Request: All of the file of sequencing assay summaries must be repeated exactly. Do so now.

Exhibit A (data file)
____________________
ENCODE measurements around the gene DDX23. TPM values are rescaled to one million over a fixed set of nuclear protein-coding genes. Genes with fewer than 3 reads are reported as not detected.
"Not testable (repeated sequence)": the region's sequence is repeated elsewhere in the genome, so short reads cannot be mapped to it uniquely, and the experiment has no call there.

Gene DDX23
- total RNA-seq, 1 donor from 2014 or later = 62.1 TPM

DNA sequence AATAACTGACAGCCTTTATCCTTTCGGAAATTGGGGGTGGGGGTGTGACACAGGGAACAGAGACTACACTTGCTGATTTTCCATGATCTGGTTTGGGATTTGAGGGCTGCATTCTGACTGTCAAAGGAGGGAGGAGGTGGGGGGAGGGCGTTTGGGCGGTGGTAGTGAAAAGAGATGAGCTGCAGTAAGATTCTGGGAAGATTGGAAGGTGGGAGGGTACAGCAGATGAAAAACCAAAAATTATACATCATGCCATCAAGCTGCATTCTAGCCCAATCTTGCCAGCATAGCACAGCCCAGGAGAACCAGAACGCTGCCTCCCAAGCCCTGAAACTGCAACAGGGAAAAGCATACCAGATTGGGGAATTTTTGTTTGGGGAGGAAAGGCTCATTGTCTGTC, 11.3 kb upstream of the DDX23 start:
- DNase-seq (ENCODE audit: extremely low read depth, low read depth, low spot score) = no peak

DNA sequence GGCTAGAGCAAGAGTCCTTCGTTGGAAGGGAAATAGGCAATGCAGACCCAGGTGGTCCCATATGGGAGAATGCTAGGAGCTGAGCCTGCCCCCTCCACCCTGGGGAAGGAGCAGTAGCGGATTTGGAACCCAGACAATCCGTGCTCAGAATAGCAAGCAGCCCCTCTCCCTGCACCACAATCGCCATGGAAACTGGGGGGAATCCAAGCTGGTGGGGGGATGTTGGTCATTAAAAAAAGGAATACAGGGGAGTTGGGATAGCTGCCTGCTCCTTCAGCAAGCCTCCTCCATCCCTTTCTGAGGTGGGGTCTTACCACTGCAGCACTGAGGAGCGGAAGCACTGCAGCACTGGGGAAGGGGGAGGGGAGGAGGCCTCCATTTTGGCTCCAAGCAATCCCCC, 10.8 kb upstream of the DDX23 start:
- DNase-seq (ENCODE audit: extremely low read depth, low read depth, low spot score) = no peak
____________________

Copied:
ENCODE measurements around the gene DDX23. TPM values are rescaled to one million over a fixed set of nuclear protein-coding genes. Genes with fewer than 3 reads are reported as not detected.
"Not testable (repeated sequence)": the region's sequence is repeated elsewhere in the genome, so short reads cannot be mapped to it uniquely, and the experiment has no call there.

Gene DDX23
- total RNA-seq, 1 donor from 2014 or later = 62.1 TPM

DNA sequence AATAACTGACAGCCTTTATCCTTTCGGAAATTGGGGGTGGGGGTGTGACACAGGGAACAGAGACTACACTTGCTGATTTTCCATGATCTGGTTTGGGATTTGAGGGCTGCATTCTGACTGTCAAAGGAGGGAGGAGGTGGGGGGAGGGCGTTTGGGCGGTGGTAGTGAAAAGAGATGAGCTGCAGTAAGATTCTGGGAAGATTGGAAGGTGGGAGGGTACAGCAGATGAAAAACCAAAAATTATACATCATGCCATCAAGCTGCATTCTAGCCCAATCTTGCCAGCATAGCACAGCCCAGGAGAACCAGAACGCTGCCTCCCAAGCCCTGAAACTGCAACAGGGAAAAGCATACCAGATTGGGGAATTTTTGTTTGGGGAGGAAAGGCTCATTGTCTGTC, 11.3 kb upstream of the DDX23 start:
- DNase-seq (ENCODE audit: extremely low read depth, low read depth, low spot score) = no peak

DNA sequence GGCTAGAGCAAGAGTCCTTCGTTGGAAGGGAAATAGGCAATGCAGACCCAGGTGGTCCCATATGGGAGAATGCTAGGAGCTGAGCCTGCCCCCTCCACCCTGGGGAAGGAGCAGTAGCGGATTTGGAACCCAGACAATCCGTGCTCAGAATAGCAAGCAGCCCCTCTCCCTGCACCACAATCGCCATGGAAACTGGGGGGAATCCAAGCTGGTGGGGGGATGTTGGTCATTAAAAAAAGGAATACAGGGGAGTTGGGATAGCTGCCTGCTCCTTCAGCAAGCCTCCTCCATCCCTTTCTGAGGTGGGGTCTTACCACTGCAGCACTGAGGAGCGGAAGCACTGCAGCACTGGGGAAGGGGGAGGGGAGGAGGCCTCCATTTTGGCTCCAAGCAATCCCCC, 10.8 kb upstream of the DDX23 start:
- DNase-seq (ENCODE audit: extremely low read depth, low read depth, low spot score) = no peak